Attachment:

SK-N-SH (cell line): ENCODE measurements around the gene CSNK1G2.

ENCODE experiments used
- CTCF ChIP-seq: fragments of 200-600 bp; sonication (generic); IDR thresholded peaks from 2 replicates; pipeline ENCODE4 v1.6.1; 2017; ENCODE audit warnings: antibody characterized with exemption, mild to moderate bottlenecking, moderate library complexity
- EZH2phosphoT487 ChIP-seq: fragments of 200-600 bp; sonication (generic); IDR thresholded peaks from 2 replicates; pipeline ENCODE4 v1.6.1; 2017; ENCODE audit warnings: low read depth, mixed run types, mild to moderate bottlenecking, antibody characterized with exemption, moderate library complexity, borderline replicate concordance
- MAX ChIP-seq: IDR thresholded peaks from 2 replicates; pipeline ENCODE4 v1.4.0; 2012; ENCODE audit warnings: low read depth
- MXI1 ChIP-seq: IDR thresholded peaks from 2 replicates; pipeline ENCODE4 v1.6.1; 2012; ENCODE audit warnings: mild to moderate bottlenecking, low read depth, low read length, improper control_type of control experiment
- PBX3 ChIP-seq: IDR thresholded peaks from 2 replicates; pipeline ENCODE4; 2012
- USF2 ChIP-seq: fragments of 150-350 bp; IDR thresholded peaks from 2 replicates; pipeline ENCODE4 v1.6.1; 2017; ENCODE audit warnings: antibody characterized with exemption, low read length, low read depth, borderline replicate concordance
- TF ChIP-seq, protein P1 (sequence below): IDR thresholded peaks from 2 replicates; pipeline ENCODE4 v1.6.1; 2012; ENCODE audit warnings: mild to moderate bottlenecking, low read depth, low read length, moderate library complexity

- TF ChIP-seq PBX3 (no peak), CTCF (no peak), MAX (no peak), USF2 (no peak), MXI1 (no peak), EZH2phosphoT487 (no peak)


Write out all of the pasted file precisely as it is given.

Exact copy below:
SK-N-SH (cell line): ENCODE measurements around the gene CSNK1G2.

ENCODE experiments used
- CTCF ChIP-seq: fragments of 200-600 bp; sonication (generic); IDR thresholded peaks from 2 replicates; pipeline ENCODE4 v1.6.1; 2017; ENCODE audit warnings: antibody characterized with exemption, mild to moderate bottlenecking, moderate library complexity
- EZH2phosphoT487 ChIP-seq: fragments of 200-600 bp; sonication (generic); IDR thresholded peaks from 2 replicates; pipeline ENCODE4 v1.6.1; 2017; ENCODE audit warnings: low read depth, mixed run types, mild to moderate bottlenecking, antibody characterized with exemption, moderate library complexity, borderline replicate concordance
- MAX ChIP-seq: IDR thresholded peaks from 2 replicates; pipeline ENCODE4 v1.4.0; 2012; ENCODE audit warnings: low read depth
- MXI1 ChIP-seq: IDR thresholded peaks from 2 replicates; pipeline ENCODE4 v1.6.1; 2012; ENCODE audit warnings: mild to moderate bottlenecking, low read depth, low read length, improper control_type of control experiment
- PBX3 ChIP-seq: IDR thresholded peaks from 2 replicates; pipeline ENCODE4; 2012
- USF2 ChIP-seq: fragments of 150-350 bp; IDR thresholded peaks from 2 replicates; pipeline ENCODE4 v1.6.1; 2017; ENCODE audit warnings: antibody characterized with exemption, low read length, low read depth, borderline replicate concordance
- TF ChIP-seq, protein P1 (sequence below): IDR thresholded peaks from 2 replicates; pipeline ENCODE4 v1.6.1; 2012; ENCODE audit warnings: mild to moderate bottlenecking, low read depth, low read length, moderate library complexity

- TF ChIP-seq PBX3 (no peak), CTCF (no peak), MAX (no peak), USF2 (no peak), MXI1 (no peak), EZH2phosphoT487 (no peak)